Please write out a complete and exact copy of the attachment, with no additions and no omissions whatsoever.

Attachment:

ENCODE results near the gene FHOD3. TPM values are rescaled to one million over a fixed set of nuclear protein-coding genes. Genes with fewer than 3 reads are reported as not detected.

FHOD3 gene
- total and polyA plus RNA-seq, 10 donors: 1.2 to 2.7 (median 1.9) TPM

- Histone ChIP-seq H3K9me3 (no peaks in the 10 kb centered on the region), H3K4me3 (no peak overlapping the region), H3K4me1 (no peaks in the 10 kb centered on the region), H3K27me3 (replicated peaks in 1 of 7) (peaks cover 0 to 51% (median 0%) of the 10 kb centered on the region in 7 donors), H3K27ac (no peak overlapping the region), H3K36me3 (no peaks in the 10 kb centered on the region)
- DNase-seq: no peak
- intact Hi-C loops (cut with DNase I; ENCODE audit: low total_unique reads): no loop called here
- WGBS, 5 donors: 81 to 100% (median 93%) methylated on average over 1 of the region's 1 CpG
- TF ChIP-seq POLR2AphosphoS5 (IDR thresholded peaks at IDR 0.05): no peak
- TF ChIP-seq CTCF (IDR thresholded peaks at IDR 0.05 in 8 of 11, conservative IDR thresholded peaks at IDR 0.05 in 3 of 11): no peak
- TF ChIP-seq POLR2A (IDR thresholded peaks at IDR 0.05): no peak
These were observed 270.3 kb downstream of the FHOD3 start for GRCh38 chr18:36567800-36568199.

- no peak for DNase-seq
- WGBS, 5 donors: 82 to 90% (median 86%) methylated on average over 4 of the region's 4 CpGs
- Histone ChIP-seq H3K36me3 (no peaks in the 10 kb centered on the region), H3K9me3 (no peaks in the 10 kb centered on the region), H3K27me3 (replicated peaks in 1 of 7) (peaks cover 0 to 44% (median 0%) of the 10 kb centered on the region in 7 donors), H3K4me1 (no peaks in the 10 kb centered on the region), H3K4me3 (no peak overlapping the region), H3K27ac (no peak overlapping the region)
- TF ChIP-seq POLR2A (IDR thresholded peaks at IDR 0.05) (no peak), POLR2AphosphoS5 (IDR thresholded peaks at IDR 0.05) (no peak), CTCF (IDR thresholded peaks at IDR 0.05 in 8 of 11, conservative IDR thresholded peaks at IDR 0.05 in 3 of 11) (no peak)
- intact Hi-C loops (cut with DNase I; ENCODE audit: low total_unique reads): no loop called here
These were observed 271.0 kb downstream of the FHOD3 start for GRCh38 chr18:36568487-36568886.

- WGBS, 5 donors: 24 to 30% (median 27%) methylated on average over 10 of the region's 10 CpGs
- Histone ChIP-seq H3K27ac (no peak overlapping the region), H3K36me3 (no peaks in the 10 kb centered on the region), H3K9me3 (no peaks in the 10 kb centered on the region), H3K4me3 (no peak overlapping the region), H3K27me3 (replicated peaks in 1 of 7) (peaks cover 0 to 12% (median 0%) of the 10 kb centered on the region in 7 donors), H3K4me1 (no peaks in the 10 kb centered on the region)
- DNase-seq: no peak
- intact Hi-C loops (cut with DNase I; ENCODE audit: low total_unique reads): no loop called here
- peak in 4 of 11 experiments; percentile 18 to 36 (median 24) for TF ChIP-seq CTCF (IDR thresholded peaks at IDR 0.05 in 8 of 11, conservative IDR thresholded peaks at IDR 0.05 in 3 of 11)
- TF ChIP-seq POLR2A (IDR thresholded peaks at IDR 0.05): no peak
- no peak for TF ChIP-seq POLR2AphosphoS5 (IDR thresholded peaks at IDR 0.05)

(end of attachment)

ENCODE results near the gene FHOD3. TPM values are rescaled to one million over a fixed set of nuclear protein-coding genes. Genes with fewer than 3 reads are reported as not detected.

FHOD3 gene
- total and polyA plus RNA-seq, 10 donors: 1.2 to 2.7 (median 1.9) TPM

- Histone ChIP-seq H3K9me3 (no peaks in the 10 kb centered on the region), H3K4me3 (no peak overlapping the region), H3K4me1 (no peaks in the 10 kb centered on the region), H3K27me3 (replicated peaks in 1 of 7) (peaks cover 0 to 51% (median 0%) of the 10 kb centered on the region in 7 donors), H3K27ac (no peak overlapping the region), H3K36me3 (no peaks in the 10 kb centered on the region)
- DNase-seq: no peak
- intact Hi-C loops (cut with DNase I; ENCODE audit: low total_unique reads): no loop called here
- WGBS, 5 donors: 81 to 100% (median 93%) methylated on average over 1 of the region's 1 CpG
- TF ChIP-seq POLR2AphosphoS5 (IDR thresholded peaks at IDR 0.05): no peak
- TF ChIP-seq CTCF (IDR thresholded peaks at IDR 0.05 in 8 of 11, conservative IDR thresholded peaks at IDR 0.05 in 3 of 11): no peak
- TF ChIP-seq POLR2A (IDR thresholded peaks at IDR 0.05): no peak
These were observed 270.3 kb downstream of the FHOD3 start for GRCh38 chr18:36567800-36568199.

- no peak for DNase-seq
- WGBS, 5 donors: 82 to 90% (median 86%) methylated on average over 4 of the region's 4 CpGs
- Histone ChIP-seq H3K36me3 (no peaks in the 10 kb centered on the region), H3K9me3 (no peaks in the 10 kb centered on the region), H3K27me3 (replicated peaks in 1 of 7) (peaks cover 0 to 44% (median 0%) of the 10 kb centered on the region in 7 donors), H3K4me1 (no peaks in the 10 kb centered on the region), H3K4me3 (no peak overlapping the region), H3K27ac (no peak overlapping the region)
- TF ChIP-seq POLR2A (IDR thresholded peaks at IDR 0.05) (no peak), POLR2AphosphoS5 (IDR thresholded peaks at IDR 0.05) (no peak), CTCF (IDR thresholded peaks at IDR 0.05 in 8 of 11, conservative IDR thresholded peaks at IDR 0.05 in 3 of 11) (no peak)
- intact Hi-C loops (cut with DNase I; ENCODE audit: low total_unique reads): no loop called here
These were observed 271.0 kb downstream of the FHOD3 start for GRCh38 chr18:36568487-36568886.

- WGBS, 5 donors: 24 to 30% (median 27%) methylated on average over 10 of the region's 10 CpGs
- Histone ChIP-seq H3K27ac (no peak overlapping the region), H3K36me3 (no peaks in the 10 kb centered on the region), H3K9me3 (no peaks in the 10 kb centered on the region), H3K4me3 (no peak overlapping the region), H3K27me3 (replicated peaks in 1 of 7) (peaks cover 0 to 12% (median 0%) of the 10 kb centered on the region in 7 donors), H3K4me1 (no peaks in the 10 kb centered on the region)
- DNase-seq: no peak
- intact Hi-C loops (cut with DNase I; ENCODE audit: low total_unique reads): no loop called here
- peak in 4 of 11 experiments; percentile 18 to 36 (median 24) for TF ChIP-seq CTCF (IDR thresholded peaks at IDR 0.05 in 8 of 11, conservative IDR thresholded peaks at IDR 0.05 in 3 of 11)
- TF ChIP-seq POLR2A (IDR thresholded peaks at IDR 0.05): no peak
- no peak for TF ChIP-seq POLR2AphosphoS5 (IDR thresholded peaks at IDR 0.05)